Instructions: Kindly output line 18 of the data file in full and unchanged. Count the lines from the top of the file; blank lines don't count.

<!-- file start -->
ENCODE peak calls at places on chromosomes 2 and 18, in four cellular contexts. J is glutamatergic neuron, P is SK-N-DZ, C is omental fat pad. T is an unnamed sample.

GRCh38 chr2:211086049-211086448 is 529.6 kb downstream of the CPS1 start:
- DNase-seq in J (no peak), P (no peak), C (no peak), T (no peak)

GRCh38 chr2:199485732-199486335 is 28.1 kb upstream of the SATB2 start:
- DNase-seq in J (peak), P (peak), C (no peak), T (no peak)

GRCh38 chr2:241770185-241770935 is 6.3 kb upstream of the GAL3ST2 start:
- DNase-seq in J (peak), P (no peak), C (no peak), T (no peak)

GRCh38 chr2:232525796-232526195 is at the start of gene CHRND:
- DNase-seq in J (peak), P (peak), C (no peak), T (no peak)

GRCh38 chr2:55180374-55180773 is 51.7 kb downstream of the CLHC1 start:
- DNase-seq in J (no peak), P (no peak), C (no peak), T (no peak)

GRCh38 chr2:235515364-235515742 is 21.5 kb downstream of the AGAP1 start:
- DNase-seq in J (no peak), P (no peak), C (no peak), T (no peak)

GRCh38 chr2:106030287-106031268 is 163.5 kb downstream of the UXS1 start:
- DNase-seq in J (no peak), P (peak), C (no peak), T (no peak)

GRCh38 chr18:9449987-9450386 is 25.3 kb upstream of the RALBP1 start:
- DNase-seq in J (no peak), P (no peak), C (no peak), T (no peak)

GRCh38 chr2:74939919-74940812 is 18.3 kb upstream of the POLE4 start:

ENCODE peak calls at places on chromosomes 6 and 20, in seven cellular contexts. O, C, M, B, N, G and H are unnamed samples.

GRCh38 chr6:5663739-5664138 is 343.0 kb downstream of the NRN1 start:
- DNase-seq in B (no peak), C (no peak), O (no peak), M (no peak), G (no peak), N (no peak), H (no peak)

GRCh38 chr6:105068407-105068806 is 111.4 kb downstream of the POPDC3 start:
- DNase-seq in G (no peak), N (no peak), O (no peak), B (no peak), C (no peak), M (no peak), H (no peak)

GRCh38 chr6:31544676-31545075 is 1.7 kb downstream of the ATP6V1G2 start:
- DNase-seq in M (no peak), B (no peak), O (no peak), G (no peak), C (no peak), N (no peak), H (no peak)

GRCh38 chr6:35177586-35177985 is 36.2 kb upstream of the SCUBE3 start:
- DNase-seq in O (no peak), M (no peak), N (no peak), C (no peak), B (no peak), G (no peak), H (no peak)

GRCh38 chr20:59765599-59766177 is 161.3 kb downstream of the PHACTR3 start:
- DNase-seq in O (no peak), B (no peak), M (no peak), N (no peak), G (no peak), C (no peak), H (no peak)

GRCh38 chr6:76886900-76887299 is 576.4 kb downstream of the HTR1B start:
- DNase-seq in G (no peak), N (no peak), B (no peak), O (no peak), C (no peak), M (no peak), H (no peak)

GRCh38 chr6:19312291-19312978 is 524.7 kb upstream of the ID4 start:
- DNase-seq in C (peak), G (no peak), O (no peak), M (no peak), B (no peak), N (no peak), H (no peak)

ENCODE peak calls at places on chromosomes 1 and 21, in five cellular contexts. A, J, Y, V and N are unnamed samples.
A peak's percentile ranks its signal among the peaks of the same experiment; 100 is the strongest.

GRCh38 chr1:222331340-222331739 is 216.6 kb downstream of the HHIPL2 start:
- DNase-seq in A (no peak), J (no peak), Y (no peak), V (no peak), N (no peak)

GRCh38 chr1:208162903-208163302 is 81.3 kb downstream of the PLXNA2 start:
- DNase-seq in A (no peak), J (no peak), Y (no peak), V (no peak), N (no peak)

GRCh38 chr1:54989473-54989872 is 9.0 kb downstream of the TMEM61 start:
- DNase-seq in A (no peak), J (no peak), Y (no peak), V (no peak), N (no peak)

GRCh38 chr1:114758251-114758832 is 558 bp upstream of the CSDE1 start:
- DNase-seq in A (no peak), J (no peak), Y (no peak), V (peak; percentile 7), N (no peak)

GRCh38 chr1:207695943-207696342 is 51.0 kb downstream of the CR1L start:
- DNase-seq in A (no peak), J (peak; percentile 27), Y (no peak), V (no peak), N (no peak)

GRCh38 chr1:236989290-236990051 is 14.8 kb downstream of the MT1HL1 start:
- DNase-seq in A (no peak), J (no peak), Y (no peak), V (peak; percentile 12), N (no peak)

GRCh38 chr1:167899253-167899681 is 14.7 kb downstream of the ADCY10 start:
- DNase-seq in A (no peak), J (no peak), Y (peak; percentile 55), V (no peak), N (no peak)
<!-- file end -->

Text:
GRCh38 chr2:74939919-74940812 is 18.3 kb upstream of the POLE4 start: